Quiz 1 Solutions

In [1]:
print(3*'ha')
hahaha
In [2]:
99//100
Out[2]:
0
In [3]:
a,b,c = 5,'hi',7
b
Out[3]:
'hi'
In [4]:
i = 10
while i>0:
    i -= 2
    print(i)
print('wow')
8
6
4
2
0
wow
In [5]:
for i in range(4):
    print(i,i**2,i%2)
    
0 0 0
1 1 1
2 4 0
3 9 1
In [1]:
def period(n):  # random function name
    if n<0: return n
    return 0
In [7]:
period(-17)
Out[7]:
-17
In [8]:
period(33)
Out[8]:
0

Testing if a number is a square integer

In [9]:
# Is csq a square
csq = 30
from math import sqrt
sqrt(csq)
Out[9]:
5.477225575051661
In [10]:
type(sqrt(csq))
Out[10]:
float
In [12]:
int(sqrt(csq)) == sqrt(csq)
Out[12]:
False
In [ ]:
5 != 5.4772...
In [13]:
csq = 25
int(sqrt(csq)) == sqrt(csq)
Out[13]:
True

This will work for all sufficiently small square integers.

In [18]:
x = 54783272879898898989**2 #83248927985275498280**2
sqrtx = sqrt(x)
isqrtx = int(sqrtx)
isthisx = isqrtx**2
isthisx == x
Out[18]:
False

We see this test for square integers fails for large numbers. A better way.

Better idea: pre-make a list of all the square integers up to the needed maximum.

In [20]:
# a clunky way: appending to a list

max = 5 # max value for a and/or b
squares = []
for i in range(2*max):
    squares.append(i**2)
squares
Out[20]:
[0, 1, 4, 9, 16, 25, 36, 49, 64, 81]
In [21]:
# a better way: using a "list comprehension"
# A concise way of building lists
[i**2 for i in range(max)]
Out[21]:
[0, 1, 4, 9, 16]

[ expression for variable in iterableexpression]

In [22]:
['hello' for i in range(max)]
Out[22]:
['hello', 'hello', 'hello', 'hello', 'hello']
In [23]:
[z**2 for z in range(max)]
Out[23]:
[0, 1, 4, 9, 16]
In [4]:
max = 20
squares = [i**2 for i in range(2*max)]
In [5]:
squares
Out[5]:
[0,
 1,
 4,
 9,
 16,
 25,
 36,
 49,
 64,
 81,
 100,
 121,
 144,
 169,
 196,
 225,
 256,
 289,
 324,
 361,
 400,
 441,
 484,
 529,
 576,
 625,
 676,
 729,
 784,
 841,
 900,
 961,
 1024,
 1089,
 1156,
 1225,
 1296,
 1369,
 1444,
 1521]
In [ ]:
Then to test if "csq" is a square, just ask is it in the list?
In [30]:
25 in squares
Out[30]:
True
In [31]:
26 in squares
Out[31]:
False
In [32]:
if 25 in squares: print("Yes it's a square.")
Yes it's a square.
In [33]:
if 25 in squares: print('Yes it\'s a square.')
Yes it's a square.
In [34]:
max = 100
squares = [i**2 for i in range(2*max)]

for a in range(1,max):
    for b in range(a,max):
        csq = a**2 + b**2
        if csq in squares: print(a,b)
3 4
5 12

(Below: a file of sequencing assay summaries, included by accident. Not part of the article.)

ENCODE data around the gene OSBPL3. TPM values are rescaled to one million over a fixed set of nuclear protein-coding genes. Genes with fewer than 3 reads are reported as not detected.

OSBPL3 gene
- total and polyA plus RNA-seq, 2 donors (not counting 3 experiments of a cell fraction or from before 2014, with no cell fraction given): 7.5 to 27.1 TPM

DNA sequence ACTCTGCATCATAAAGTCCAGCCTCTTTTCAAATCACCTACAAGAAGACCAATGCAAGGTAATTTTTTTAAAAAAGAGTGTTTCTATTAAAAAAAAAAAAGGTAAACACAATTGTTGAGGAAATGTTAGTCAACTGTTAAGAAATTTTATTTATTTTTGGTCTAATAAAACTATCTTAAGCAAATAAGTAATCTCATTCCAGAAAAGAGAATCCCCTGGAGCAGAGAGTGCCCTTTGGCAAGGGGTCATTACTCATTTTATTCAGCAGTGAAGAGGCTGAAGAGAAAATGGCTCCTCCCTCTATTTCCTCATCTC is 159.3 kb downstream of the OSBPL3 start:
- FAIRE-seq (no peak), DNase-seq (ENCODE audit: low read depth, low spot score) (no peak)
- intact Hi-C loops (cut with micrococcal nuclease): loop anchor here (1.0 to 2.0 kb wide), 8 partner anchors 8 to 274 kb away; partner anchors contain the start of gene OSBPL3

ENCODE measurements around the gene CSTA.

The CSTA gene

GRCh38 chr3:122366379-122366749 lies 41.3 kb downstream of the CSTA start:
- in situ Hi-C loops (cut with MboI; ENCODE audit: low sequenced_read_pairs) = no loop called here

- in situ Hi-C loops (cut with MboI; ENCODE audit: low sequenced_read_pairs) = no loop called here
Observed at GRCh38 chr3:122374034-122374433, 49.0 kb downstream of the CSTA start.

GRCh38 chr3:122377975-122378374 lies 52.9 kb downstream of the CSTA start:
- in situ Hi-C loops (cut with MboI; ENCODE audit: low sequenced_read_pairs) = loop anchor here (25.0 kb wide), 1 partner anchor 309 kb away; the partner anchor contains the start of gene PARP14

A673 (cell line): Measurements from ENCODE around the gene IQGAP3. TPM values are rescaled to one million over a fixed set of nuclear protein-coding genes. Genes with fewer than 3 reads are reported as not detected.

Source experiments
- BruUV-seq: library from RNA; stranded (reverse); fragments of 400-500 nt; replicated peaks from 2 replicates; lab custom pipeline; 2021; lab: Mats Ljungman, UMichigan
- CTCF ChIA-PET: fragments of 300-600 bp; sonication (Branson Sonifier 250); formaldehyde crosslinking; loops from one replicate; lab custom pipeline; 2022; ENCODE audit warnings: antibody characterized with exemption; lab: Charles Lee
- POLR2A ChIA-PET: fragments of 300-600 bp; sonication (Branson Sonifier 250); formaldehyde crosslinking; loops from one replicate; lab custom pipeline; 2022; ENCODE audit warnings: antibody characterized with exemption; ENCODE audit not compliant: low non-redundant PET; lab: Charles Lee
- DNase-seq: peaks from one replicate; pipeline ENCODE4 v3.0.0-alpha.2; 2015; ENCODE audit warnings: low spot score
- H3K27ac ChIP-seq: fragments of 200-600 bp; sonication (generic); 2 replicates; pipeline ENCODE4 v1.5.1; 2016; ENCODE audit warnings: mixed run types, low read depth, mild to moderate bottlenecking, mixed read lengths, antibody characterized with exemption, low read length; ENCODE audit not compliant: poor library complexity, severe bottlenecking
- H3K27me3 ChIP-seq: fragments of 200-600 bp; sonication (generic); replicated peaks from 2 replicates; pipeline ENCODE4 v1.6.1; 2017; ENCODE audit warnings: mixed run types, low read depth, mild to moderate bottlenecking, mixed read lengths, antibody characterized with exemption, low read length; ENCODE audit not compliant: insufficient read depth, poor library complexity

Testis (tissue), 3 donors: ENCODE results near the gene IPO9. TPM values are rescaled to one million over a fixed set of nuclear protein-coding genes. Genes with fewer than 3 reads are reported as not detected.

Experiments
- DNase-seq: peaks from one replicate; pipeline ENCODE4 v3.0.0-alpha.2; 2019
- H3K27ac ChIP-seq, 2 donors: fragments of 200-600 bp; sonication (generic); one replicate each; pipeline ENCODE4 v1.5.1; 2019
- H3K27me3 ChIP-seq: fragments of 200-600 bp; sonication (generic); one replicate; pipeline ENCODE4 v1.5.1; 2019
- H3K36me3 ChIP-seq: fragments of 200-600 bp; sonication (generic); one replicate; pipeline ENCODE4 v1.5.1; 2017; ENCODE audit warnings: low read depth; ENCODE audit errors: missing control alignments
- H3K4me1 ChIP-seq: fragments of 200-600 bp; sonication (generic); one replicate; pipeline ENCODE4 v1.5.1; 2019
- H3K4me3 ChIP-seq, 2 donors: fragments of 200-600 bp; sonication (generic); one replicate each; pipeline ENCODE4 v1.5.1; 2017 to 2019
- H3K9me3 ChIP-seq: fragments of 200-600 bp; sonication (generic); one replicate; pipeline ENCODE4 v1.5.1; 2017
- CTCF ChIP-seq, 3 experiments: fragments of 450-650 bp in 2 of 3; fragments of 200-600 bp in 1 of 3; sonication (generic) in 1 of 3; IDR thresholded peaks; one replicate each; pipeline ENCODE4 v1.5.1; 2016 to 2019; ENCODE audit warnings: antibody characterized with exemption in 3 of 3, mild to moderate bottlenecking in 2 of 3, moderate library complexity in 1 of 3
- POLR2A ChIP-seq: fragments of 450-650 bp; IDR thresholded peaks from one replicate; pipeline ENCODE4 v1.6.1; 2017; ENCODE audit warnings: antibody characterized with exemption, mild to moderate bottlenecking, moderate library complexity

6 8
7 24
8 15
9 12
9 40
10 24
11 60
12 16
12 35
13 84
14 48
15 20
15 36
16 30
16 63
18 24
18 80
20 21
20 48
20 99
21 28
21 72
24 32
24 45
24 70
25 60
27 36
28 45
28 96
30 40
30 72
32 60
33 44
33 56
35 84
36 48
36 77
39 52
39 80
40 42
40 75
40 96
42 56
45 60
48 55
48 64
48 90
51 68
54 72
56 90
57 76
60 63
60 80
60 91
63 84
65 72
66 88
69 92
72 96
80 84
In [35]:
5%2==0  # odd
Out[35]:
False
In [36]:
56%2==0  # even
Out[36]:
True

Primality testing

A very inefficient brute-force way of testing to see if a number is prime: check to see if it is divisible by all smaller postive integers (>1).

In [37]:
def isprime0(n):
    for i in range(2,n):
        if n%i==0: return False
    return True
In [ ]:
isprime0(2**478237467486-1)

Lists and accessing their elements

In [1]:
mylist = ['a','bb','c','d','z']
In [3]:
mylist[0]
Out[3]:
'a'
In [4]:
mylist[1]
Out[4]:
'bb'
In [5]:
mylist[-1]
Out[5]:
'z'
In [6]:
mylist[-1] = 7777
mylist
Out[6]:
['a', 'bb', 'c', 'd', 7777]

"Slicing" lists

In [7]:
mylist[1:4]
Out[7]:
['bb', 'c', 'd']
In [8]:
mylist[1:4:2]
Out[8]:
['bb', 'd']

How do you find the length of a list (or other list-like thing)?

In [9]:
len(mylist)
Out[9]:
5

How do you get a slice that goes all the way to the end? (Can't use -1 for "stop" because then the very last won't be included.) Answer: omit the "stop".

In [10]:
mylist[2:]  # from 2 to the end
Out[10]:
['c', 'd', 7777]
In [11]:
mylist[:4] # from the beginning to 3
Out[11]:
['a', 'bb', 'c', 'd']

Sieve of Eratosthenes

A more efficient way of generating a list of the primes

In [12]:
# Idea: start with a list of all Trues
# Change all those with non-prime index to False
max = 10
# by hand:
isprime = [False,False,True,True,False,True,False,True,False,False,False]
In [13]:
isprime[7]  # tells us if 7 is prime or not
Out[13]:
True

Want to construct a longer version of this list using code ...

In [14]:
max = 4000
isprime = [True for n in range(max+1)]
In [ ]: